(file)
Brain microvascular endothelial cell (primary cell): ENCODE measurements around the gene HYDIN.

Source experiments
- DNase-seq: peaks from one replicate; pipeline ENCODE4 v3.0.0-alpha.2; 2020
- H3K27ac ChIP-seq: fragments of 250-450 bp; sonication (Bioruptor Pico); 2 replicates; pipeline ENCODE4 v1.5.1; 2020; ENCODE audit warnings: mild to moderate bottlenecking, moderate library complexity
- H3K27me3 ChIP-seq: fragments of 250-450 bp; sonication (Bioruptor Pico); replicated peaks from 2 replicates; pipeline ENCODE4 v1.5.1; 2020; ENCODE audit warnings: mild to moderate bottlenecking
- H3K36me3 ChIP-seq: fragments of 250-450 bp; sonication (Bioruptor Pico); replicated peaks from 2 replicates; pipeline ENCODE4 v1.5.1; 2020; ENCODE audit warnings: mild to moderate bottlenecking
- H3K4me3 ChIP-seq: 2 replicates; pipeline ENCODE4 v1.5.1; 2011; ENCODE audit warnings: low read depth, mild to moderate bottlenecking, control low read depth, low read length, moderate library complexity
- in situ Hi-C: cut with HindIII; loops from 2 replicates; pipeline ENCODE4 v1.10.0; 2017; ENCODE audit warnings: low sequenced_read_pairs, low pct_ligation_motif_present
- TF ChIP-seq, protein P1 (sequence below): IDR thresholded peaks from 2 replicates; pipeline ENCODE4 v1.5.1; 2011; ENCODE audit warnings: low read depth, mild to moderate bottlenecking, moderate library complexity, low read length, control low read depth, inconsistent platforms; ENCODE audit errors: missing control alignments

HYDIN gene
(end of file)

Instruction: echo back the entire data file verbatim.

Brain microvascular endothelial cell (primary cell): ENCODE measurements around the gene HYDIN.

Source experiments
- DNase-seq: peaks from one replicate; pipeline ENCODE4 v3.0.0-alpha.2; 2020
- H3K27ac ChIP-seq: fragments of 250-450 bp; sonication (Bioruptor Pico); 2 replicates; pipeline ENCODE4 v1.5.1; 2020; ENCODE audit warnings: mild to moderate bottlenecking, moderate library complexity
- H3K27me3 ChIP-seq: fragments of 250-450 bp; sonication (Bioruptor Pico); replicated peaks from 2 replicates; pipeline ENCODE4 v1.5.1; 2020; ENCODE audit warnings: mild to moderate bottlenecking
- H3K36me3 ChIP-seq: fragments of 250-450 bp; sonication (Bioruptor Pico); replicated peaks from 2 replicates; pipeline ENCODE4 v1.5.1; 2020; ENCODE audit warnings: mild to moderate bottlenecking
- H3K4me3 ChIP-seq: 2 replicates; pipeline ENCODE4 v1.5.1; 2011; ENCODE audit warnings: low read depth, mild to moderate bottlenecking, control low read depth, low read length, moderate library complexity
- in situ Hi-C: cut with HindIII; loops from 2 replicates; pipeline ENCODE4 v1.10.0; 2017; ENCODE audit warnings: low sequenced_read_pairs, low pct_ligation_motif_present
- TF ChIP-seq, protein P1 (sequence below): IDR thresholded peaks from 2 replicates; pipeline ENCODE4 v1.5.1; 2011; ENCODE audit warnings: low read depth, mild to moderate bottlenecking, moderate library complexity, low read length, control low read depth, inconsistent platforms; ENCODE audit errors: missing control alignments

HYDIN gene